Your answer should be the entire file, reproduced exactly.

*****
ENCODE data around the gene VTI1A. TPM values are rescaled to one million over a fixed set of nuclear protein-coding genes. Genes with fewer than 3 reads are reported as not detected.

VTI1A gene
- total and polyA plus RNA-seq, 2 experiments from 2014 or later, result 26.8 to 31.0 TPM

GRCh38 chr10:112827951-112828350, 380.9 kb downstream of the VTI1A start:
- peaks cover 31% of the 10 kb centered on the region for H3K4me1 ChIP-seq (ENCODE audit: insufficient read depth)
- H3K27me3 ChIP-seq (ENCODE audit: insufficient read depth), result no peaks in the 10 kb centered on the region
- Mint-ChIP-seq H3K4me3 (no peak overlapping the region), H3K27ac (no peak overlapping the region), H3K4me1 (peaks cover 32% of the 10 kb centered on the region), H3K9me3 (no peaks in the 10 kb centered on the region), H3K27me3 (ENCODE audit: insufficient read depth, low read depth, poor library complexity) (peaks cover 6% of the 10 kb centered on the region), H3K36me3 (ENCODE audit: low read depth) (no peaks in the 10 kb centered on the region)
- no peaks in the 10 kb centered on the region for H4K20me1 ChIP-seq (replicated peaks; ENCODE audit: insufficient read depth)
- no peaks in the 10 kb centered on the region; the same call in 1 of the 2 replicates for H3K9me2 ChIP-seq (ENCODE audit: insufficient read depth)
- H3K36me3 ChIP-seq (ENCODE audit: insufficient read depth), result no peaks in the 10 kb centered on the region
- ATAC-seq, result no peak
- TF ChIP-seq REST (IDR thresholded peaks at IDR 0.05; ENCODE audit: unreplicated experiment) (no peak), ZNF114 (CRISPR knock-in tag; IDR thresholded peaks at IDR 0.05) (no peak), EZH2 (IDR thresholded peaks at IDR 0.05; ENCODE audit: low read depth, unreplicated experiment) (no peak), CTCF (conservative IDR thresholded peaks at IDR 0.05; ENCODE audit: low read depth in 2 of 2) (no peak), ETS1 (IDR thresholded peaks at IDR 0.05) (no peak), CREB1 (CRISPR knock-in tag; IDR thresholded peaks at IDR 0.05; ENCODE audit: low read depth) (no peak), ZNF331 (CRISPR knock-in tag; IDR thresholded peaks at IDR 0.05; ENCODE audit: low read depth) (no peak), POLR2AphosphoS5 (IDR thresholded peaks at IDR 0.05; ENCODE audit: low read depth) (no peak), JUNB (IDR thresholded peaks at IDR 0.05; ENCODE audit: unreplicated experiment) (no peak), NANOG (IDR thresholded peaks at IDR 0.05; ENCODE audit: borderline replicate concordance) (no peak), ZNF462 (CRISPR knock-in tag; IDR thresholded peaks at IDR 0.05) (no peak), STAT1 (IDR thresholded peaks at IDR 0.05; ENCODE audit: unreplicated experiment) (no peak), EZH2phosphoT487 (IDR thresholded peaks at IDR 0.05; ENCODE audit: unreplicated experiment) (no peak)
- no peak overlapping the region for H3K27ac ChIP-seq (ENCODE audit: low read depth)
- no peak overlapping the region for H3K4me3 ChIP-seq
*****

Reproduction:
ENCODE data around the gene VTI1A. TPM values are rescaled to one million over a fixed set of nuclear protein-coding genes. Genes with fewer than 3 reads are reported as not detected.

VTI1A gene
- total and polyA plus RNA-seq, 2 experiments from 2014 or later, result 26.8 to 31.0 TPM

GRCh38 chr10:112827951-112828350, 380.9 kb downstream of the VTI1A start:
- peaks cover 31% of the 10 kb centered on the region for H3K4me1 ChIP-seq (ENCODE audit: insufficient read depth)
- H3K27me3 ChIP-seq (ENCODE audit: insufficient read depth), result no peaks in the 10 kb centered on the region
- Mint-ChIP-seq H3K4me3 (no peak overlapping the region), H3K27ac (no peak overlapping the region), H3K4me1 (peaks cover 32% of the 10 kb centered on the region), H3K9me3 (no peaks in the 10 kb centered on the region), H3K27me3 (ENCODE audit: insufficient read depth, low read depth, poor library complexity) (peaks cover 6% of the 10 kb centered on the region), H3K36me3 (ENCODE audit: low read depth) (no peaks in the 10 kb centered on the region)
- no peaks in the 10 kb centered on the region for H4K20me1 ChIP-seq (replicated peaks; ENCODE audit: insufficient read depth)
- no peaks in the 10 kb centered on the region; the same call in 1 of the 2 replicates for H3K9me2 ChIP-seq (ENCODE audit: insufficient read depth)
- H3K36me3 ChIP-seq (ENCODE audit: insufficient read depth), result no peaks in the 10 kb centered on the region
- ATAC-seq, result no peak
- TF ChIP-seq REST (IDR thresholded peaks at IDR 0.05; ENCODE audit: unreplicated experiment) (no peak), ZNF114 (CRISPR knock-in tag; IDR thresholded peaks at IDR 0.05) (no peak), EZH2 (IDR thresholded peaks at IDR 0.05; ENCODE audit: low read depth, unreplicated experiment) (no peak), CTCF (conservative IDR thresholded peaks at IDR 0.05; ENCODE audit: low read depth in 2 of 2) (no peak), ETS1 (IDR thresholded peaks at IDR 0.05) (no peak), CREB1 (CRISPR knock-in tag; IDR thresholded peaks at IDR 0.05; ENCODE audit: low read depth) (no peak), ZNF331 (CRISPR knock-in tag; IDR thresholded peaks at IDR 0.05; ENCODE audit: low read depth) (no peak), POLR2AphosphoS5 (IDR thresholded peaks at IDR 0.05; ENCODE audit: low read depth) (no peak), JUNB (IDR thresholded peaks at IDR 0.05; ENCODE audit: unreplicated experiment) (no peak), NANOG (IDR thresholded peaks at IDR 0.05; ENCODE audit: borderline replicate concordance) (no peak), ZNF462 (CRISPR knock-in tag; IDR thresholded peaks at IDR 0.05) (no peak), STAT1 (IDR thresholded peaks at IDR 0.05; ENCODE audit: unreplicated experiment) (no peak), EZH2phosphoT487 (IDR thresholded peaks at IDR 0.05; ENCODE audit: unreplicated experiment) (no peak)
- no peak overlapping the region for H3K27ac ChIP-seq (ENCODE audit: low read depth)
- no peak overlapping the region for H3K4me3 ChIP-seq